|Publication number||US7076266 B2|
|Application number||US 10/964,404|
|Publication date||Jul 11, 2006|
|Filing date||Oct 12, 2004|
|Priority date||Jun 26, 2001|
|Also published as||CA2451320A1, EP1400033A2, US6819938, US8457570, US20030002452, US20050048938, US20050059424, WO2003001701A2, WO2003001701A3|
|Publication number||10964404, 964404, US 7076266 B2, US 7076266B2, US-B2-7076266, US7076266 B2, US7076266B2|
|Inventors||Gurkanwal Singh Sahota|
|Original Assignee||Qualcomm Inc|
|Export Citation||BiBTeX, EndNote, RefMan|
|Patent Citations (8), Referenced by (5), Classifications (19), Legal Events (2)|
|External Links: USPTO, USPTO Assignment, Espacenet|
This application is a continuation of U.S. patent application No. 10/177,057, filed on Jun. 20, 2002, now U.S. Pat. No. 6,819,938,which claims priority to U.S. Provisional Application No. 60/301,184, filed on Jun. 26, 2001.
The disclosed subject matter is directed generally to power control in a wireless communication device and, more particularly, to a system and method for calibration of open-loop power control in a wireless communication device.
Wireless communication devices are widely used throughout the world. Such wireless devices use radio frequency components, including transmitters and receivers. Proper operation of wireless devices requires the careful calibration of the transmitter and receiver sections. This is particularly important in some wireless communications schemes, such as code division multiple access (CDMA) technology where multiple users are transmitting simultaneously on the same frequency.
As is known in the art, CDMA technology assigns different pseudo noise (PN) codes to each wireless device. The PN codes are mathematically uncorrelated to each other such that one CDMA wireless device cannot decode the radio frequency (RF) signal intended for another CDMA device. As a result, a signal transmitted from one CDMA wireless device appears as noise to other CDMA devices operating at the same frequency and in the same geographic region. Thus, it is desirable to minimize transmitted power for each CDMA device in order to reduce the noise effects on other CDMA devices. Therefore, proper calibration of each CDMA device is important for satisfactory operation of the overall CDMA system.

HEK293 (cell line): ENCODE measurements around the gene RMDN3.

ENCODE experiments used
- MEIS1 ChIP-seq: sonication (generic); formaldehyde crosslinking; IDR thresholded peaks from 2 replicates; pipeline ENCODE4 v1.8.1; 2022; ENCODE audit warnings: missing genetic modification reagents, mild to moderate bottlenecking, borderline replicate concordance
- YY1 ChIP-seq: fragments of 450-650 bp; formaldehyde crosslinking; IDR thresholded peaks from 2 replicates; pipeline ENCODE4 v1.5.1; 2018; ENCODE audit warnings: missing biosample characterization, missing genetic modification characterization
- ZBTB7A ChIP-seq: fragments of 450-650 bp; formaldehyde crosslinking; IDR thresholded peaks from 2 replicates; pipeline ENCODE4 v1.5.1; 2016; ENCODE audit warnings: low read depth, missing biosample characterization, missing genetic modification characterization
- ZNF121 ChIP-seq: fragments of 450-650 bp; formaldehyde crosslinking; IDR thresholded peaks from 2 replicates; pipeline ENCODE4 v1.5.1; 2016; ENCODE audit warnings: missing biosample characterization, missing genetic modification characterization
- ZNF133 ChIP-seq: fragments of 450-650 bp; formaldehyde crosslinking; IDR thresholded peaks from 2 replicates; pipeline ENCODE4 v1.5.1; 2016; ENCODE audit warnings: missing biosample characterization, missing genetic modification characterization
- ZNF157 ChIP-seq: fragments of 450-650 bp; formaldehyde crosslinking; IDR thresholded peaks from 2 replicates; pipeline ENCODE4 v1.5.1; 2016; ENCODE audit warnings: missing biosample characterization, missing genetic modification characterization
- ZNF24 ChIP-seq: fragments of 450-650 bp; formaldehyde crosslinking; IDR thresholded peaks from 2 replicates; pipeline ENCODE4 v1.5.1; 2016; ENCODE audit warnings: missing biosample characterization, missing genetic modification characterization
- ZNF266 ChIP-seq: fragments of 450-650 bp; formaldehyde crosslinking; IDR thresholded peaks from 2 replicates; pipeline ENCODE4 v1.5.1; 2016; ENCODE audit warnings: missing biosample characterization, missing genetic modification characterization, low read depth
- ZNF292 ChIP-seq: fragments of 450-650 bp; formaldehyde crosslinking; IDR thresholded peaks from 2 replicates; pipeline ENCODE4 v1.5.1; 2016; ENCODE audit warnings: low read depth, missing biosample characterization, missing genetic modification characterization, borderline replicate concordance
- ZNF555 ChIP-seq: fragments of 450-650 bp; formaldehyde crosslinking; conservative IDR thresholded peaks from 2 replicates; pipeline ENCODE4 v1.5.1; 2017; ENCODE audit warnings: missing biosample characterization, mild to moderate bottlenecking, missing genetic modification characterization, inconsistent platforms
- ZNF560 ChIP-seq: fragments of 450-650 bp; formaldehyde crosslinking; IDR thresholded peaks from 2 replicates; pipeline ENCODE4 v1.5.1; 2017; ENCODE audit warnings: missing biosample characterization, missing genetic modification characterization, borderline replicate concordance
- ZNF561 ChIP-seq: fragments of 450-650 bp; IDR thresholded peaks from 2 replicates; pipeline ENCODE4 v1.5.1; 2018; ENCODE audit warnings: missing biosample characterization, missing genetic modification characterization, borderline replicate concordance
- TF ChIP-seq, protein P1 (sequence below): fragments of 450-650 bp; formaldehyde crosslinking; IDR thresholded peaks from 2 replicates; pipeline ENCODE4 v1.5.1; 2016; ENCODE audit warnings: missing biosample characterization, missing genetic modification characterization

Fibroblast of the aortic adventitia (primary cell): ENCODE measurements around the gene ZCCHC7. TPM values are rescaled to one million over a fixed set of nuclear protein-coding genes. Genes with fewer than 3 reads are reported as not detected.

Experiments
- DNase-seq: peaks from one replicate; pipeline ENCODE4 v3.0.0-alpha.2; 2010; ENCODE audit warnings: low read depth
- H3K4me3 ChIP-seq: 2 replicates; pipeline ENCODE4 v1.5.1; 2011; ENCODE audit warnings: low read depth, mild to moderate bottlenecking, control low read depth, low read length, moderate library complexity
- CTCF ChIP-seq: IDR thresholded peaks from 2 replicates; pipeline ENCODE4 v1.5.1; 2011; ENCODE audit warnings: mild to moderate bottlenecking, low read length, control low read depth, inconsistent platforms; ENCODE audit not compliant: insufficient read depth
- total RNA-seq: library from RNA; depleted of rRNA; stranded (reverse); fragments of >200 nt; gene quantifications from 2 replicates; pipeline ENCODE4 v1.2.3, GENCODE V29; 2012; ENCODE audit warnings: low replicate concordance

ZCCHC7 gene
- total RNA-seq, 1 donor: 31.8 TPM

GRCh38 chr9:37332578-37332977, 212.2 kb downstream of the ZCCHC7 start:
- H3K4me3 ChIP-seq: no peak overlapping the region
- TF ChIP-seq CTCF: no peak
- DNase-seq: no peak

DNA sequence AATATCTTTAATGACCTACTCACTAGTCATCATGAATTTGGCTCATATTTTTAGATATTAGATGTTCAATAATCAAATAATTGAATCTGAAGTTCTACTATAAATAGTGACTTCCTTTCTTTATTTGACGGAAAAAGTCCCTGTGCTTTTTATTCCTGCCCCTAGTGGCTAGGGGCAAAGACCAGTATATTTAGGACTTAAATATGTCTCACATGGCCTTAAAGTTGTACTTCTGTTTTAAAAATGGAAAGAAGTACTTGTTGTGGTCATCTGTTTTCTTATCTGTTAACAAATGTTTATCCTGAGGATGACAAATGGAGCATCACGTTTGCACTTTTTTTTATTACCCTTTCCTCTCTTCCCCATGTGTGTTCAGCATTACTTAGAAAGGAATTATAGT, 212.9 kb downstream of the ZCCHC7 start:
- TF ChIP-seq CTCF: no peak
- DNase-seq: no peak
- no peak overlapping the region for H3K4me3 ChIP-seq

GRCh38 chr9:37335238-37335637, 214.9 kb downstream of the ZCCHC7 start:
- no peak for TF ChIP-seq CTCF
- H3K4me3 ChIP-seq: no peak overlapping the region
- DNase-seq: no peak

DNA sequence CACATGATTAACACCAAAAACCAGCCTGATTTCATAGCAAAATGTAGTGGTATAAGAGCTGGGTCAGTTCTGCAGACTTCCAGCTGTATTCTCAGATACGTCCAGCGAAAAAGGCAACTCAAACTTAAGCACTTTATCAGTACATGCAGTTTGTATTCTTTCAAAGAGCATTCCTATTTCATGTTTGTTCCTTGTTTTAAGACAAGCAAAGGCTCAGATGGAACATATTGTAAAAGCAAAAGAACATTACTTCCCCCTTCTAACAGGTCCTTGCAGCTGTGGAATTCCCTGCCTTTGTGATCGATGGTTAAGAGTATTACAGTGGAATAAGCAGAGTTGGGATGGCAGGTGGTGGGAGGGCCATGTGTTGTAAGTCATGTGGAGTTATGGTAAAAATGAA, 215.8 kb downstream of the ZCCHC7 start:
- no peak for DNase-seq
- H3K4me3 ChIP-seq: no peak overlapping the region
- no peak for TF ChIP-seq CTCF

A simplified block diagram of the receiver portion of a CDMA device is illustrated in the function block diagram of
A variable gain amplifier (VGA) 18 receives the signal from the IF stage 16 and amplifies the signal to a desired level. As will be described in greater detail below, the variable gain amplifier has a variable gain input VCONT which sets the level of amplification. Although the VGA 18 is illustrated as a single component, a typical implementation often uses multiple stages of amplification to provide the necessary gain. However, these are engineering implementations within the skill of the design engineer. For the sake of simplicity, the multiple gain stages are illustrated in
The output of the VGA 18 is coupled to a demodulator 19. The demodulator 19 comprises quadrature mixers 20 and 22. The quadrature mixer 20 is mixed with a local oscillator ILO while the quadrature mixer 22 is mixed with the local oscillator QLO. The output of the quadrature mixers 20 and 22 are taken for further processing in a conventional manner to produce the voice signal. However, the presently disclosed subject matter is directed to control of amplifiers and is not directly related to the actual processing of the received signals to produce the audio data.
The output of the quadrature mixers 20 and 22 are also coupled to low-pass filters 24 and 26, respectively, and subsequently coupled to inputs of respective analog-to-digital converters (ADC) 28 and 30. To efficiently utilize the dynamic range of the ADCs 28 and 30, the device 10 is designed to control the gain of the VGA 18 so as to produce a fixed power level at the inputs of the ADCs 28 and 30.
The outputs of the ADCs 28 and 30 are provided to an automatic gain control (AGC) loop 31 that ultimately will control the gain of the VGA 18. The outputs of the ADCs 28 and 30 are combined in a summing circuit 32 and provided to a log circuit 34. The log circuit 34 converts the signal from a linear form to a logarithmic form to thereby permit control of the VGA 18 in decibels (dB). The output of the log circuit 34 is combined with a control voltage PREF in an adder 36. The control voltage PREF is a control setpoint for the AGC loop 31.